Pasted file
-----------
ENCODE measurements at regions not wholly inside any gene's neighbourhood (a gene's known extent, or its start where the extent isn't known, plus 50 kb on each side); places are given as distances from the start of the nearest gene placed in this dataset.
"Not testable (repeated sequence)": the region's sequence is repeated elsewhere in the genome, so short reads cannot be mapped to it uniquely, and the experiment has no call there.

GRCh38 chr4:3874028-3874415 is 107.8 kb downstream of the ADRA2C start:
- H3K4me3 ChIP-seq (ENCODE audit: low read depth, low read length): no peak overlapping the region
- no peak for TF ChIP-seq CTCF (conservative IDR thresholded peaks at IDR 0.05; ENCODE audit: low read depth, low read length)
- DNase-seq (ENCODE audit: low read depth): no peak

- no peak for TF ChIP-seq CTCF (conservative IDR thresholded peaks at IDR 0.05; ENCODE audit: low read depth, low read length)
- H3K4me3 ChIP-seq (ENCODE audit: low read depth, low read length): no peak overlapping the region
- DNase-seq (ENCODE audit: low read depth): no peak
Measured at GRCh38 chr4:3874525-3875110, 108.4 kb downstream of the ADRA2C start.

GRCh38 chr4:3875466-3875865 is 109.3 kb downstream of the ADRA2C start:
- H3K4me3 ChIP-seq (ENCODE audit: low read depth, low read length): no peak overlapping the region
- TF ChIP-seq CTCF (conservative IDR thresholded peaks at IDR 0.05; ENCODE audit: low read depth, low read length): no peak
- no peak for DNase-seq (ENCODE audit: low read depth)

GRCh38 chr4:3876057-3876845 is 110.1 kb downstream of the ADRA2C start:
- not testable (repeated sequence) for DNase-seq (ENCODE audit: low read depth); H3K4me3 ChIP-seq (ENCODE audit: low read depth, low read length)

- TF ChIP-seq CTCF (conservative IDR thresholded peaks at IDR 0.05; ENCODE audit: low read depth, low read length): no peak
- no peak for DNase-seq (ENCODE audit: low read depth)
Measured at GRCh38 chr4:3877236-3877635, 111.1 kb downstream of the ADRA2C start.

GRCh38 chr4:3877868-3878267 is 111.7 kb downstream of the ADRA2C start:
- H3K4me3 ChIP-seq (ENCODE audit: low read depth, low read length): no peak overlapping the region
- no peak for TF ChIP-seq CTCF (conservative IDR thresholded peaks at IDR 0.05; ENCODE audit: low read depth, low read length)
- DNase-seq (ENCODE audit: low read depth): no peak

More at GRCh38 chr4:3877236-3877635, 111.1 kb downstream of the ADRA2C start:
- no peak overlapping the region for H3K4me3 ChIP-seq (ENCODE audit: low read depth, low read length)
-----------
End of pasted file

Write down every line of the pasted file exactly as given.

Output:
ENCODE measurements at regions not wholly inside any gene's neighbourhood (a gene's known extent, or its start where the extent isn't known, plus 50 kb on each side); places are given as distances from the start of the nearest gene placed in this dataset.
"Not testable (repeated sequence)": the region's sequence is repeated elsewhere in the genome, so short reads cannot be mapped to it uniquely, and the experiment has no call there.

GRCh38 chr4:3874028-3874415 is 107.8 kb downstream of the ADRA2C start:
- H3K4me3 ChIP-seq (ENCODE audit: low read depth, low read length): no peak overlapping the region
- no peak for TF ChIP-seq CTCF (conservative IDR thresholded peaks at IDR 0.05; ENCODE audit: low read depth, low read length)
- DNase-seq (ENCODE audit: low read depth): no peak

- no peak for TF ChIP-seq CTCF (conservative IDR thresholded peaks at IDR 0.05; ENCODE audit: low read depth, low read length)
- H3K4me3 ChIP-seq (ENCODE audit: low read depth, low read length): no peak overlapping the region
- DNase-seq (ENCODE audit: low read depth): no peak
Measured at GRCh38 chr4:3874525-3875110, 108.4 kb downstream of the ADRA2C start.

GRCh38 chr4:3875466-3875865 is 109.3 kb downstream of the ADRA2C start:
- H3K4me3 ChIP-seq (ENCODE audit: low read depth, low read length): no peak overlapping the region
- TF ChIP-seq CTCF (conservative IDR thresholded peaks at IDR 0.05; ENCODE audit: low read depth, low read length): no peak
- no peak for DNase-seq (ENCODE audit: low read depth)

GRCh38 chr4:3876057-3876845 is 110.1 kb downstream of the ADRA2C start:
- not testable (repeated sequence) for DNase-seq (ENCODE audit: low read depth); H3K4me3 ChIP-seq (ENCODE audit: low read depth, low read length)

- TF ChIP-seq CTCF (conservative IDR thresholded peaks at IDR 0.05; ENCODE audit: low read depth, low read length): no peak
- no peak for DNase-seq (ENCODE audit: low read depth)
Measured at GRCh38 chr4:3877236-3877635, 111.1 kb downstream of the ADRA2C start.

GRCh38 chr4:3877868-3878267 is 111.7 kb downstream of the ADRA2C start:
- H3K4me3 ChIP-seq (ENCODE audit: low read depth, low read length): no peak overlapping the region
- no peak for TF ChIP-seq CTCF (conservative IDR thresholded peaks at IDR 0.05; ENCODE audit: low read depth, low read length)
- DNase-seq (ENCODE audit: low read depth): no peak

More at GRCh38 chr4:3877236-3877635, 111.1 kb downstream of the ADRA2C start:
- no peak overlapping the region for H3K4me3 ChIP-seq (ENCODE audit: low read depth, low read length)